• World Heritage Site - Falaises de Bandiagara (Pays Dogon). There are two more sites in Mali, but these are designated for cultural purposes only.

The protection and management of National Parks and other PA’s in Mali is the responsibility of the Ministère de l’Environnement et de l’Assainissement and is executed by the Direction Nationale de la Conservation de la Nature (DNCN), recently changed in the Direction National des Eaux et Forêts (DNEF), which formalises that the activities of the DNEF primarily concentrate on the management of the national forests and wood resources. The “Division de la conservation de la faune et de ses habitats” is in charge of the management of PA’s.

Observation


Management and system of protected areas in Guinea

Based on the network of classified state forests (1885-1958), the protection of ecosystems, natural resources and biodiversity in Guinea was given a growing attention in the second half of former century. The first National Parks were created in the beginning of the 20th. In 1990 the ‘Code de la protection de la faune et réglementation de la chasse’ was adopted (from 1997 onwards embedded in the legal system). This code distinguishes five categories of PA’s in Guinea: National Park, Strict Nature Reserve, Managed Nature Reserve, Faunal Sanctuary and Game Hunting Reserve. The already existing national parks (except for Kankan) have not been included in the legal system and lack formal legal protection.

On top of the network of PA’s, Guinea has ratified international conventions and designated several areas as 'International Recognised Important Areas for Biodiversity and Ecosystems' (Biosphere Reserve, Ramsar Site, World Heritage site). In particular in the coastal zone several Ramsar Sites have been designated (initiated by the IUCN in the 1990s), followed in the 2000s by Ramsar sites along the main rivers. It is not clear how these Ramsar sites are embedded in the legal protection.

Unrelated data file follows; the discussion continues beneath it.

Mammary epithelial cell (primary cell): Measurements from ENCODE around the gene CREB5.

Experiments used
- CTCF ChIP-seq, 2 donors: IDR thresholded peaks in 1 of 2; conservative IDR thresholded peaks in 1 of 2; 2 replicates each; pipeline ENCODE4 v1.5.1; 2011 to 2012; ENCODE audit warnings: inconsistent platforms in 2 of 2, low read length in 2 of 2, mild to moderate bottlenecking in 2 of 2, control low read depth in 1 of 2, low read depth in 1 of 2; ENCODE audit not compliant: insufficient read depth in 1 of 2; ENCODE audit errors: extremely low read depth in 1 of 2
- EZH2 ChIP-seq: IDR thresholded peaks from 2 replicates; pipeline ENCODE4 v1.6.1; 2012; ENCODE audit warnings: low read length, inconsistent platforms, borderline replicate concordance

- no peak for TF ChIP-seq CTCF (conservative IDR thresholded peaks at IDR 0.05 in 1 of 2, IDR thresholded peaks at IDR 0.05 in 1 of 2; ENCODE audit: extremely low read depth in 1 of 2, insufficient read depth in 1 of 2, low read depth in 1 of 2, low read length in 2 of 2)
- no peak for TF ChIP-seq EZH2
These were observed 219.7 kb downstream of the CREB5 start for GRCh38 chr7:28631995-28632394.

Beyond the coastal zone, the PA’s were created primarily on the bases of classified state forests. In 1997 the Parc National du Haut Niger (PNHN) has been established, with in its centre the Forêt de la Mafou and the Forêt Classée de la Kouya. In 2006 a Sanctuaire des Vautours was created in the Fouta Djallon massif, which is the latest formal protected area in Guinea (IUCN 2008). The PA network in Guinea (Réseau guinéen d’aires protégées - REGAP) is currently being formalised with all partners, as well as the Programme Cadre Décennal (2006–2015) for the sustainable management of the network. PA’s are divided in three main categories, linked to ecoregions or main habitat:

  • Catégorie A. Aires protégées des écosystèmes terrestres (Protected areas of terrestrial ecosystems)
  • Catégorie B. Aires protégées des écosystèmes côtiers, marins et insulaires (Protected areas of coastal, marine and island ecosystems)
  • Catégorie C. Aires protégées des écosystèmes d’eau douce (Protected areas of freshwater ecosystems)

In addition to these PA’s a network of classified state forests (forêts classées) already exists since the beginning of the 20th century. The main objective is to manage and regulate the procurement of wood resources as well as (over)grazing of the forest sites.

The protection and management of PA’s in Guinea is covered by the Ministère de l’Environnement and was carried out, untill 2003, by the Direction Nationale des Eaux et Forêts (DNEF). The predecessor of this Direction dates from the 1930s and was primarily focussed on forests and wood resources (classified forests). Today, the main mission of the Direction is the sustainable management of national forest resources and fauna. In 2004 the responsibility for the protection of the PA network has been transferred to CENAGAP, the 'Centre National de Gestion des Aires Protégées’. This institute is placed under responsibility of the Ministère de l’Agriculture, d’Elevage, de l’Environnement et des Eaux et Forêts (Brugiere & Kormos 2009).

The background, organisation and system of protected areas in Guinea is described by Brugiere & Kormos (2009) and on the website (www.eaux-forest.sn) of the Direction National des Eaux et Forêts (DNEF), charged with the management of the PA network in Guinea. Additional information is available through an IUCN assessment of the effectiveness of the PA network in 2008 (IUCN 2008).